Like many folks, I’m a fan of raw nuts … but then again, roasted nuts have a deeper, more pronounced flavor. After all, the only thing that tastes more like a pecan is a roasted pecan! The problem with most commercially roasted nuts, though, is that they’re drowned in cheap oil during the process. It’s a lucky day when I find dry-roasted nuts that aren’t peanuts. Not that there’s anything wrong with peanuts, but variety isn’t just the spice of it, it’s the health of it.
The answer? Simpler than you’d think: dry-roast nuts yourself. You can do it in a skillet on the stove or on a baking sheet in the oven. With sliced nuts, I find that I’m better off toasting them in a skillet — that way I can keep an eye and nose on them so that they don’t burn. But when it comes to whole nuts, the oven is the way to go. These cashews, for example, got perfectly roasted in just 15 minutes. And as a bonus, the house acquired a delicious buttery scent in the process. Dry-roasting your own nuts is shockingly easy! And you’ll be amazed at how much fresher your DIY-roasted nuts taste.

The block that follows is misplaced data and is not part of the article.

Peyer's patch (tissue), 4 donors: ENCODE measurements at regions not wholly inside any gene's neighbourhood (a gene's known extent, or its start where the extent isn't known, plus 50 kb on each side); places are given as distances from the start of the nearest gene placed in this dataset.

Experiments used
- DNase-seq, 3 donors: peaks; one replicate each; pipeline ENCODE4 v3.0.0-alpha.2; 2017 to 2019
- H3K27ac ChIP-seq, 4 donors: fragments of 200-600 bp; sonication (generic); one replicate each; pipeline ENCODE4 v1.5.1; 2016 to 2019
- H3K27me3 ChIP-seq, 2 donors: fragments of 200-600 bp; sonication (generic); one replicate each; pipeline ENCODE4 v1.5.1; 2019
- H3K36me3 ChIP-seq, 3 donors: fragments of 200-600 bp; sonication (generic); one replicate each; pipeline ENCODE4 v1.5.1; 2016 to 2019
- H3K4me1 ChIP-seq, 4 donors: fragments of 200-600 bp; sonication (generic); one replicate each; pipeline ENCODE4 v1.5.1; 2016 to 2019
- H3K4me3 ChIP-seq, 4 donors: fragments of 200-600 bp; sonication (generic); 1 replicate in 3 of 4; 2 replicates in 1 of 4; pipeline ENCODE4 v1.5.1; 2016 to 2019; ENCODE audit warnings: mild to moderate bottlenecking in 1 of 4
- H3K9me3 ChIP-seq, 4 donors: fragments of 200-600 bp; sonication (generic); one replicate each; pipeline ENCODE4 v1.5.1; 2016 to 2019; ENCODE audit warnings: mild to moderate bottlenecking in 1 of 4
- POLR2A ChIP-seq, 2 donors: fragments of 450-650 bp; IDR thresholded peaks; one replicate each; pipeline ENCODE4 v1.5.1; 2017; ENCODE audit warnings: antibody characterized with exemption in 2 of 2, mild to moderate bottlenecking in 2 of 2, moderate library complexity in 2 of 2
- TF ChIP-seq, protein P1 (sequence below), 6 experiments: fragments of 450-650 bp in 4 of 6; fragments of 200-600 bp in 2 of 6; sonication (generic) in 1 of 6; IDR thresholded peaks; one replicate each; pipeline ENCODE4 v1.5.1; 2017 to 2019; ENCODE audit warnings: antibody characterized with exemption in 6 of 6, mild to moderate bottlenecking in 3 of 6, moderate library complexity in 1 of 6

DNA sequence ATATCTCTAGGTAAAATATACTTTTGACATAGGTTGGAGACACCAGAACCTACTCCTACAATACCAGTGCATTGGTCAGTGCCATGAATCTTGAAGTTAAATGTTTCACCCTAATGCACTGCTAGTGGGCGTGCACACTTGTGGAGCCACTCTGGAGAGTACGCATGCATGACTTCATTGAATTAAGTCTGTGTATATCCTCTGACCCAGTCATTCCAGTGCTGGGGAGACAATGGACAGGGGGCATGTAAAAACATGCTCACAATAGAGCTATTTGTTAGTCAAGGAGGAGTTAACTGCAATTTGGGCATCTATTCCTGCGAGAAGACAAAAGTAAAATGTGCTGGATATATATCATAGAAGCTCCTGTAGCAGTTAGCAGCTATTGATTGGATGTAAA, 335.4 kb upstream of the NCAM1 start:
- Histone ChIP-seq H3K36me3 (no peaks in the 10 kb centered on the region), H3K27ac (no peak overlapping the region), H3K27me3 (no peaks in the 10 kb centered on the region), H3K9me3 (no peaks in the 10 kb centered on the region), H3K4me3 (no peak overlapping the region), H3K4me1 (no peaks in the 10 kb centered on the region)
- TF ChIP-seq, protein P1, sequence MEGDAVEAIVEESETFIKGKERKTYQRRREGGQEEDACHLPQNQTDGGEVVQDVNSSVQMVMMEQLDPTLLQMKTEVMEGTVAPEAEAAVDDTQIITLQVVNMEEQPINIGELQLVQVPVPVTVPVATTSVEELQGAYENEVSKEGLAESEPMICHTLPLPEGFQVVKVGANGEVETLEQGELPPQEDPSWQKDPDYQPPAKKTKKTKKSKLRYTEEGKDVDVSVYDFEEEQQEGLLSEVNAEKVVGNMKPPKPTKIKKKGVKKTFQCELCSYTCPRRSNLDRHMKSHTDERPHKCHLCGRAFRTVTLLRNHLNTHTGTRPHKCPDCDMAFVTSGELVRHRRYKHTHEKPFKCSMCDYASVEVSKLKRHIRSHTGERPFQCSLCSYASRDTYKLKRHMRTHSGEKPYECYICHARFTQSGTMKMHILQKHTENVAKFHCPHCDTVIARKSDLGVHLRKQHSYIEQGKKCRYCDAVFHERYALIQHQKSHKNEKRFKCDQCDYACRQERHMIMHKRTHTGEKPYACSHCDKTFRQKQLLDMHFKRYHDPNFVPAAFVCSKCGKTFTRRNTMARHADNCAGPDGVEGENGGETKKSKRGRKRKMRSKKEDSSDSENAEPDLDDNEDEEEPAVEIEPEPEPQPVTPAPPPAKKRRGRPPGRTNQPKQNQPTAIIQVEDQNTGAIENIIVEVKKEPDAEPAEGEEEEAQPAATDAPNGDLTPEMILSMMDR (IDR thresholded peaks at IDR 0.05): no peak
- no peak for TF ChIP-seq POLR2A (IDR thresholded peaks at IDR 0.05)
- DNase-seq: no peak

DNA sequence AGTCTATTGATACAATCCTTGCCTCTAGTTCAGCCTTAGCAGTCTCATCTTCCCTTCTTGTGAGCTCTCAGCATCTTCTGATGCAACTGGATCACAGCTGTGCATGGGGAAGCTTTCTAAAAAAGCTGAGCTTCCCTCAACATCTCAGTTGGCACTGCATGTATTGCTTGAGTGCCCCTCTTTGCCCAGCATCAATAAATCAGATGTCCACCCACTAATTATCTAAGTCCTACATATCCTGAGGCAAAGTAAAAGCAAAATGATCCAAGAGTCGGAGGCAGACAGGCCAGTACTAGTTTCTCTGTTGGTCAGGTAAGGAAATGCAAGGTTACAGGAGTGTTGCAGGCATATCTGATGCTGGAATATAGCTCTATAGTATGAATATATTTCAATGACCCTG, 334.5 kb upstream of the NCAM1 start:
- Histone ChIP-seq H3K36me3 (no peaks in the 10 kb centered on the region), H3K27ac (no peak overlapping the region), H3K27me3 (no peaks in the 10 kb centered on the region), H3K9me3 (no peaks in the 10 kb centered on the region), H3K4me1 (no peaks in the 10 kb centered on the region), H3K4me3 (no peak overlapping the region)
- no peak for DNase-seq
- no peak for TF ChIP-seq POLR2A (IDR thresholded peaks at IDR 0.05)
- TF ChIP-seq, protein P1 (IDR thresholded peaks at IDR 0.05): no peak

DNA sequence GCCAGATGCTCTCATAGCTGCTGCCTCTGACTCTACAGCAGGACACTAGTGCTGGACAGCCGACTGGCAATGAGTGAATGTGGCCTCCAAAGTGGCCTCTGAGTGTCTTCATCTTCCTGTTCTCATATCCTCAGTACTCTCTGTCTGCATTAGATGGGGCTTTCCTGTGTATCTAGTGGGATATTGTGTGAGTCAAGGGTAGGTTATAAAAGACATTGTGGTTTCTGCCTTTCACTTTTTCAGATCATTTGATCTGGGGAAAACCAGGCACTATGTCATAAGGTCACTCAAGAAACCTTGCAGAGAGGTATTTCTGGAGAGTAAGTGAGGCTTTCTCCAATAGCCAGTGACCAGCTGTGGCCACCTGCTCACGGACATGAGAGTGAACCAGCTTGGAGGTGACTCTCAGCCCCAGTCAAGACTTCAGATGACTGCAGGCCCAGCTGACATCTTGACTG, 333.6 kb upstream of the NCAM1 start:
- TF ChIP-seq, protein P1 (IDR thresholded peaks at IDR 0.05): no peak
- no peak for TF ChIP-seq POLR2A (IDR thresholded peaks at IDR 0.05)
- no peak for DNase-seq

One final tip: always store nuts in the fridge! Delicate nuts like walnuts and pecans are best when stored in the freezer, especially if you’re going to have them on hand for a month or more.
Note: oily nuts like walnuts and pecans roast more quickly than dry nuts like cashews and whole almonds, so roasting time and temp vary between the “oily” and “dry” nut categories.
Preheat oven to 350F and line a rimmed baking sheet with parchment paper or aluminum foil. (If your sheet doesn’t have rimmed edges, don’t tilt the sheet — the nuts will slide right off!) Scatter a layer of cashews onto the sheet and slip them into the oven for 10 minutes. Stir them with a long-handled wooden spoon and see if they’re all starting to turn golden. They may be perfectly done for your taste, or you may want to continue roasting them for another 5 minutes. If you’re roasting oily nuts like walnuts and pecans, roast them at 325F for 8 minutes, then stir them and check on their golden-or-not-golden status.
Let the nuts cool on a wire rack. If they’re threatening to segue from golden brown to decidedly brown (which means they’re a short step away from burnt), slide the parchment/foil directly onto the wire rack — they’ll cool much faster if they’re not in contact with a hot baking sheet. Allow to cool completely before storing in a glass jar. Fresh-roasted nuts can be stashed in the fridge for a month or stored at room temp for 2 weeks. If you’re a salted-nut fan, sprinkle a little sea salt on them and give the jar a few shakes to distribute the salt.